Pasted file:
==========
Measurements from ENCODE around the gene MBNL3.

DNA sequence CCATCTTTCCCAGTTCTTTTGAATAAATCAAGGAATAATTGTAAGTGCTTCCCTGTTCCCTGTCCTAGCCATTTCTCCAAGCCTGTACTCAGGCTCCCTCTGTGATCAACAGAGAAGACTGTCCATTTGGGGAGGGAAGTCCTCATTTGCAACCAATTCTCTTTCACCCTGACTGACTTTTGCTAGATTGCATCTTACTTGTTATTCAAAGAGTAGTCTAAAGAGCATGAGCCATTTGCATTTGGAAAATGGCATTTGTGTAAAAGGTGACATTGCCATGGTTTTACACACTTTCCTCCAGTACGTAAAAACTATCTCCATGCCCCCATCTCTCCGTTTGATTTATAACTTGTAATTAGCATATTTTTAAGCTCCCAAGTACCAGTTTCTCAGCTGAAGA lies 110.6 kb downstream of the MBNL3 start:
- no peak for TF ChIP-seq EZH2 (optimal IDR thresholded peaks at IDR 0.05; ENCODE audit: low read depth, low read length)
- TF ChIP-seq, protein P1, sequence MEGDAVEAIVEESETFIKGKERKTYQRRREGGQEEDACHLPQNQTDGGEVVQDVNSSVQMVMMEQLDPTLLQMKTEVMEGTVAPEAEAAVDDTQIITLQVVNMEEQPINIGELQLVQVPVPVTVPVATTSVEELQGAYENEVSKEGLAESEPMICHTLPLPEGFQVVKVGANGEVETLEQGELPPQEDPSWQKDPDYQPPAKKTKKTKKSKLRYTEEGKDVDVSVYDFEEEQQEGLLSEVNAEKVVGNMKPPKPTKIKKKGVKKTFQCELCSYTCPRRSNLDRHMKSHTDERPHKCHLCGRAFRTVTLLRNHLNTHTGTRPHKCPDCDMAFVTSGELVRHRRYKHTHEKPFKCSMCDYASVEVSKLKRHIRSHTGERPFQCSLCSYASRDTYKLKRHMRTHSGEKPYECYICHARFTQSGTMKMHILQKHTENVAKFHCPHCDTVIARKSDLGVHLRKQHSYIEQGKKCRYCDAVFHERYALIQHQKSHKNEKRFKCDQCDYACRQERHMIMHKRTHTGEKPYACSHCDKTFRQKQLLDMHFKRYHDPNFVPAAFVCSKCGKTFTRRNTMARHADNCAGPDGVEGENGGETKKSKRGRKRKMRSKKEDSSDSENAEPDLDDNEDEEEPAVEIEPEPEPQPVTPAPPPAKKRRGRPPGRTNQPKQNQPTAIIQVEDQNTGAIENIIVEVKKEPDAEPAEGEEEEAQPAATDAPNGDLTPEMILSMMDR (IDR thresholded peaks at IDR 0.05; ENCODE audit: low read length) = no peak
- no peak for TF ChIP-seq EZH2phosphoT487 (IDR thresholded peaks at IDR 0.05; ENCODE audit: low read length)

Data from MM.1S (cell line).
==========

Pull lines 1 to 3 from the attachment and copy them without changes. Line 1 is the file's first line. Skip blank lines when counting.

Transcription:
Measurements from ENCODE around the gene MBNL3.

DNA sequence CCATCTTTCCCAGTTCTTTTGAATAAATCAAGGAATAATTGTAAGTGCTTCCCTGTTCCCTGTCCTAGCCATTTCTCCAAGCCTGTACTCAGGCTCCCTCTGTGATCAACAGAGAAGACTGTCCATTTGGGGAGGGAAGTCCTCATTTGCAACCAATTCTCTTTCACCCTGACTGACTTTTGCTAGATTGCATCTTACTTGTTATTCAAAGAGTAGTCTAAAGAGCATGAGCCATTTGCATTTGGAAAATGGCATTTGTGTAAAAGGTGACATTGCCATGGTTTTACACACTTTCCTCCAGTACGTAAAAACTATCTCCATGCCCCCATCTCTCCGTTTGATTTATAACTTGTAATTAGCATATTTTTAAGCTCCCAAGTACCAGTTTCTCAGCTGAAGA lies 110.6 kb downstream of the MBNL3 start:
- no peak for TF ChIP-seq EZH2 (optimal IDR thresholded peaks at IDR 0.05; ENCODE audit: low read depth, low read length)